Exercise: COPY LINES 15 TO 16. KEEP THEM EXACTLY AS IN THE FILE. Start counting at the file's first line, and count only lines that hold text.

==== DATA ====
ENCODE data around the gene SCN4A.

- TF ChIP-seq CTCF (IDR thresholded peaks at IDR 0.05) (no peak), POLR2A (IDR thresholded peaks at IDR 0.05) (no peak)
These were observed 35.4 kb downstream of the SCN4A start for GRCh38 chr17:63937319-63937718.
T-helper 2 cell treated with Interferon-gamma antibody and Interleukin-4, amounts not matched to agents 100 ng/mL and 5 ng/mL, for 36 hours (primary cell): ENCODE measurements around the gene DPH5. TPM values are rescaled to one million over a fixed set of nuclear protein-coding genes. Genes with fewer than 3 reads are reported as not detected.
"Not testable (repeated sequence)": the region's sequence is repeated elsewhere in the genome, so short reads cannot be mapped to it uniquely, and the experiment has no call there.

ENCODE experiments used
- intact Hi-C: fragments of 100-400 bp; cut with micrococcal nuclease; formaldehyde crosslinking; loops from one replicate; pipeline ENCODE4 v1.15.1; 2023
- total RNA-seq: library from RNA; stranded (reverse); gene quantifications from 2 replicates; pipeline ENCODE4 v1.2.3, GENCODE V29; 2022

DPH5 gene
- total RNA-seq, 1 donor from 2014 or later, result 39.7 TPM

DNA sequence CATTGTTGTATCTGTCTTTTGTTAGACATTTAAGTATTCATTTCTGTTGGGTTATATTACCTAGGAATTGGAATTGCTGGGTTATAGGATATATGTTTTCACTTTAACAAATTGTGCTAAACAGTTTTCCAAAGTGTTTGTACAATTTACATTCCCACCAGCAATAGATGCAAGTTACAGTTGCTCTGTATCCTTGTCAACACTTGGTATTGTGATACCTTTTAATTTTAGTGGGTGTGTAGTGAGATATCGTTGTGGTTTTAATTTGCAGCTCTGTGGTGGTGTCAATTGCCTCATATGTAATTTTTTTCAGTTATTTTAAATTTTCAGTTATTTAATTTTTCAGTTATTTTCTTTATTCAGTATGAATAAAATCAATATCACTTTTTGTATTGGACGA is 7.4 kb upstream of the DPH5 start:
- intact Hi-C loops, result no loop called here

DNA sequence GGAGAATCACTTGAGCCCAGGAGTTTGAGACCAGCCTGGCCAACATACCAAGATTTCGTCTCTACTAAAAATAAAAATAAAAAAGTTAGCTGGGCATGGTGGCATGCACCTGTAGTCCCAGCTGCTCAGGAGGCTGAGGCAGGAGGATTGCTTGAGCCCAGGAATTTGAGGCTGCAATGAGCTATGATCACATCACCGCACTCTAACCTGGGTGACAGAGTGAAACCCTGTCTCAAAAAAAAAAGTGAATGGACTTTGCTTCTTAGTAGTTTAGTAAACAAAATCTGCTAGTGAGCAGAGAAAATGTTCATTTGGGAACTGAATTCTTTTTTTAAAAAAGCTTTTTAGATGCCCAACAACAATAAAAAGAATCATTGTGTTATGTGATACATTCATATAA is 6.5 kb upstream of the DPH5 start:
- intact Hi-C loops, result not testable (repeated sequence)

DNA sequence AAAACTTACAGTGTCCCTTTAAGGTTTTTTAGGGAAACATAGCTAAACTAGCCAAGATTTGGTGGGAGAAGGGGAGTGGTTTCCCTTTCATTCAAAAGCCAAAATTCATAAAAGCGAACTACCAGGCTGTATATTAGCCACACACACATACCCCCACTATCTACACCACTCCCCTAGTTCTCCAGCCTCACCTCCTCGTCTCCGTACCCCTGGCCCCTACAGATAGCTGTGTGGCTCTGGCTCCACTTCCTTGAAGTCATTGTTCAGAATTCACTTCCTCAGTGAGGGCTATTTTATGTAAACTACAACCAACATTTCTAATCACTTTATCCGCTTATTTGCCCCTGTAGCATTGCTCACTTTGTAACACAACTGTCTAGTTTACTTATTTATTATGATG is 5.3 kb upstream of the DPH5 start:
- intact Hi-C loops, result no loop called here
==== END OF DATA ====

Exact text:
DNA sequence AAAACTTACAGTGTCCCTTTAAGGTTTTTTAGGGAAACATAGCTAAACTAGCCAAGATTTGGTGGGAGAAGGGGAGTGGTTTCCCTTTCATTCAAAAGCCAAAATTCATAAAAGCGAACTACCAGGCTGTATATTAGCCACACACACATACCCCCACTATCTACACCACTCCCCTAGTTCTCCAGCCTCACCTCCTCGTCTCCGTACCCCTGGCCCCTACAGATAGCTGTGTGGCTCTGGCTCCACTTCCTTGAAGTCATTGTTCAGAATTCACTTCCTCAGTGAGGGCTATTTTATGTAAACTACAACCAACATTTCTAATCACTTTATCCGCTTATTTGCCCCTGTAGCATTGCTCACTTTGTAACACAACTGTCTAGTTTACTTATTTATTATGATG is 5.3 kb upstream of the DPH5 start:
- intact Hi-C loops, result no loop called here